In the future, the diagnosis and treatment of persistent pain will be markedly different, continues Cousins. Instead of using drugs that provide only symptomatic relief, such as morphine, new drugs, such as NaV1.8 blockers, will target the disease process.
Persistent pain has a prevalence of 1 in 5 of the population and the Pain Management Research Institute studies reveal an annual cost of $1.85 billion per 1 million population.
Medical specialists have recognized that additional specialist training in pain is needed, says Cousins. Too few pain medicine specialists are being trained, and not enough patients are getting access to effective treatments. Pain management needs to become a fundamental human right: a bundle of initiatives will be needed in medicine, law, ethics, politics, concludes Cousins.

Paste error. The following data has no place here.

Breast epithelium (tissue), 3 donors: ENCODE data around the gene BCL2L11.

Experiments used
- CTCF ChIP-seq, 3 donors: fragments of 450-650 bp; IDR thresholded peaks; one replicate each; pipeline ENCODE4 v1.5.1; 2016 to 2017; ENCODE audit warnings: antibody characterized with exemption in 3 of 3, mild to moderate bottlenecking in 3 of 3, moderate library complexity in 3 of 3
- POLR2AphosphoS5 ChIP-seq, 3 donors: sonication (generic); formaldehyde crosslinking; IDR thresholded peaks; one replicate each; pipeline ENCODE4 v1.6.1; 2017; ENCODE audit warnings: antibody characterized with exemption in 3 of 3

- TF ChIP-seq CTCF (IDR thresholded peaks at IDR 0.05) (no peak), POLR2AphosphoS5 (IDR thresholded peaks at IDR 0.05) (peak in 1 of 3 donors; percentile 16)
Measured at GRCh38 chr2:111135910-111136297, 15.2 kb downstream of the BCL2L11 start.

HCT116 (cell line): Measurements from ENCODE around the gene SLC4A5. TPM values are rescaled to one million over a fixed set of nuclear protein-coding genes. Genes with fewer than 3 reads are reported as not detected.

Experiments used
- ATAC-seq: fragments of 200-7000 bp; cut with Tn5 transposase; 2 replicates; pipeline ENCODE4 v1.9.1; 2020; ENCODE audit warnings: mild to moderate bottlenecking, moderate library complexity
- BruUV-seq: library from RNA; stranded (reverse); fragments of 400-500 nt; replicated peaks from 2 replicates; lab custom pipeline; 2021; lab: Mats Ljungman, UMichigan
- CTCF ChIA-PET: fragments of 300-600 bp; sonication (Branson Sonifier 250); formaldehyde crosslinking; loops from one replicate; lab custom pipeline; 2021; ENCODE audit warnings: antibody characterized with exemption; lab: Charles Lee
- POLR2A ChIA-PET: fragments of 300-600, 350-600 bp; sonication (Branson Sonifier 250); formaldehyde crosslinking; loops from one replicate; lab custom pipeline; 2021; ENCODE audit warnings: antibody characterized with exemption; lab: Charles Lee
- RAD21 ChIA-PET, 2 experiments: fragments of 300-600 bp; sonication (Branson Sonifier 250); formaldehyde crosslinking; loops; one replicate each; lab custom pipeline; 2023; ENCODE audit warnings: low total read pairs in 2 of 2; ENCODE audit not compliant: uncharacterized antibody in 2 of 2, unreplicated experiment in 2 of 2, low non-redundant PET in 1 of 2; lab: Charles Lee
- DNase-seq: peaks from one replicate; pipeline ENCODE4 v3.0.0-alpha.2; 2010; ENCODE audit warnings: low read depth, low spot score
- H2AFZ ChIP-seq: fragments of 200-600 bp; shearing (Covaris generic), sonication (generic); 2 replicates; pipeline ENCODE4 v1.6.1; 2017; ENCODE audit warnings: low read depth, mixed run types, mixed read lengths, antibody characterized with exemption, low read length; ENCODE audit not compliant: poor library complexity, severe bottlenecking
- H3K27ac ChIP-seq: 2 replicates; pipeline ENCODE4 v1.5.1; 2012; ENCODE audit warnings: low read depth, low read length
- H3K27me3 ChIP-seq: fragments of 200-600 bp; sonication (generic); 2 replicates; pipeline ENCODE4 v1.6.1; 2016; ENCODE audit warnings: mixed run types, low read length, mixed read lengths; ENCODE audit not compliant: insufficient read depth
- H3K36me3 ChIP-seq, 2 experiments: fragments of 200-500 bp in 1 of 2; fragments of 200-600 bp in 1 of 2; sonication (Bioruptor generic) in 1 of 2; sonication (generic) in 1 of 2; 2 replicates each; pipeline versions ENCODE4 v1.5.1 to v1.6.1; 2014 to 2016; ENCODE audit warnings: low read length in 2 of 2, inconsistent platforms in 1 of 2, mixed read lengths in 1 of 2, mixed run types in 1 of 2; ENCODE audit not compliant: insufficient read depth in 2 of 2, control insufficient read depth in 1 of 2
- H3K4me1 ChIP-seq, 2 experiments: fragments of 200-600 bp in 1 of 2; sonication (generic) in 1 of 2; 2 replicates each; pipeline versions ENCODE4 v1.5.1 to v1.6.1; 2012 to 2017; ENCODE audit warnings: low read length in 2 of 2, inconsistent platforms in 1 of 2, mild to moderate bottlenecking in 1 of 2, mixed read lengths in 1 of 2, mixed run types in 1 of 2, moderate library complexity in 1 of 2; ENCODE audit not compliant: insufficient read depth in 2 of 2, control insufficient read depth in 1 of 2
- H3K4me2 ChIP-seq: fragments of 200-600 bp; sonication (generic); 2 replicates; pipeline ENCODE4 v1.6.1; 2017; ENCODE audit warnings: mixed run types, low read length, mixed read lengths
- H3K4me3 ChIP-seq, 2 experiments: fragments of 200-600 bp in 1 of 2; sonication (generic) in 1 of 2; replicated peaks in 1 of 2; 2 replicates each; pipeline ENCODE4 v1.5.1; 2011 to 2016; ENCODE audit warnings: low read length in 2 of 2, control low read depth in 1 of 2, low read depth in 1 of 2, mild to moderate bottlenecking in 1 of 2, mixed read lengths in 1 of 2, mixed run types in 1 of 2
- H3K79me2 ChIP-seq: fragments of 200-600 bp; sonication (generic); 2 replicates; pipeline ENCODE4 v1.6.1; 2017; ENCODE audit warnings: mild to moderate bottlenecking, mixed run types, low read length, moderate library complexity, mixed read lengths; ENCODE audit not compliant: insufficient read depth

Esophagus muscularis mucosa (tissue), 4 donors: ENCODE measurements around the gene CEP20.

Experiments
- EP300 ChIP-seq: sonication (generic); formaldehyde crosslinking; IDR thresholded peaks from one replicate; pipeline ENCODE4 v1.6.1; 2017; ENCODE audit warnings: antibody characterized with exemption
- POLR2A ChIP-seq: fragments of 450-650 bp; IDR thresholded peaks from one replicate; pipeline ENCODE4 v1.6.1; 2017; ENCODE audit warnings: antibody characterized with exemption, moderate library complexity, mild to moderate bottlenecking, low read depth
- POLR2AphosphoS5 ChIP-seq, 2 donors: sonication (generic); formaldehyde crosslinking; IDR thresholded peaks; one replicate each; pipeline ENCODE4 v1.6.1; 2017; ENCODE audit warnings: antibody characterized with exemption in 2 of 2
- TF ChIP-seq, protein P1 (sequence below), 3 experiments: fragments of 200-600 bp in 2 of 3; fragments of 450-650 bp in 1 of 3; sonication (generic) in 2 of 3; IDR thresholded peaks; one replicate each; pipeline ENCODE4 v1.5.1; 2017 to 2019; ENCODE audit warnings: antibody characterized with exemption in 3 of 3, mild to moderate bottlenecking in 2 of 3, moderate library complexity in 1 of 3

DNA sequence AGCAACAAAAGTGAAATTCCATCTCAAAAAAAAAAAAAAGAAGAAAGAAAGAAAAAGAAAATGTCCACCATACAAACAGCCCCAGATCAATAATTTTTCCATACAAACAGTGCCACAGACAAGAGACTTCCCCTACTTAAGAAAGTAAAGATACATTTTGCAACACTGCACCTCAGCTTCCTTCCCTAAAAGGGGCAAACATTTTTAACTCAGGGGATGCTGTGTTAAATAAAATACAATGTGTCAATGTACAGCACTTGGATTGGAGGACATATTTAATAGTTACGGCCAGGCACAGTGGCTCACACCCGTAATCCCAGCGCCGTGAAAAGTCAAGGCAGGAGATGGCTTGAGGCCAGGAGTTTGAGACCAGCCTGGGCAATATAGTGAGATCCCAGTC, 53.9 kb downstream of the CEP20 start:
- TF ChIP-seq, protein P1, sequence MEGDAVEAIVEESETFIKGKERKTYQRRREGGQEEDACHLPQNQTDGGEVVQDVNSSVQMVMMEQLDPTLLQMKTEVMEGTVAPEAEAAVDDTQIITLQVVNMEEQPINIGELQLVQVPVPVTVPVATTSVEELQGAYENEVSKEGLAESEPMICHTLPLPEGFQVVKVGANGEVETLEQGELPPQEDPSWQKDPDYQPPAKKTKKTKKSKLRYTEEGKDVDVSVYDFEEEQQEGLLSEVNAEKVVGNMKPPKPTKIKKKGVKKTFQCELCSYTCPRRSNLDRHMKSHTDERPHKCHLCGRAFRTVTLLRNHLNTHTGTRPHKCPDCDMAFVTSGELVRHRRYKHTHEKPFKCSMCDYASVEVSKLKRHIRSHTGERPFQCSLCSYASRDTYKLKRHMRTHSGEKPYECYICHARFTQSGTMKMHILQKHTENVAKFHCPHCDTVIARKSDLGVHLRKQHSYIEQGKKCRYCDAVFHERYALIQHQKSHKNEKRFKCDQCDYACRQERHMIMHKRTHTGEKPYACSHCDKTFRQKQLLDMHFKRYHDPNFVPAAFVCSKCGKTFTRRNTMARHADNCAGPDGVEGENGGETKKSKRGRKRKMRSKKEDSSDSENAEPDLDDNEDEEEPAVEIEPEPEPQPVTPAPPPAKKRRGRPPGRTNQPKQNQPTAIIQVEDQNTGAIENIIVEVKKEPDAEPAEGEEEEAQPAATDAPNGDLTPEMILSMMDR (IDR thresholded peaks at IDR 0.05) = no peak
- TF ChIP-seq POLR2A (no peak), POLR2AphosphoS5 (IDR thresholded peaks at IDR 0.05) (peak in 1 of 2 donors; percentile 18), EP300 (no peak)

9-10 a.m. Altered Central Nervous System Processing in Chronic Pain, M. Catherine Bushnell, MD
Chronic pain is associated with changes in the brain and can lead to premature aging of the brain, with an accelerated loss of gray matter, Bushnell comments. Similar changes are found in other stress-related disorders, such as post-traumatic stress disorder. She adds that chronic pain patients also have neurochemical changes in the brain.
Many chronic pain patients complain of problems with concentration and memory. These complaints could be related to the structural and chemical changes that appear to take place in the brains of chronic pain patients. Patients should be aware that chronic pain may have an impact on their lives that extends beyond just the direct effects of living with pain, concludes Bushnell.
11 a.m.- noon Opioid-Induced Hyperalgesia, Jianren Mao, MD, PhD
Opioid analgesics can increase p
|Contact: Amy Jenkins|
American Academy of Pain Medicine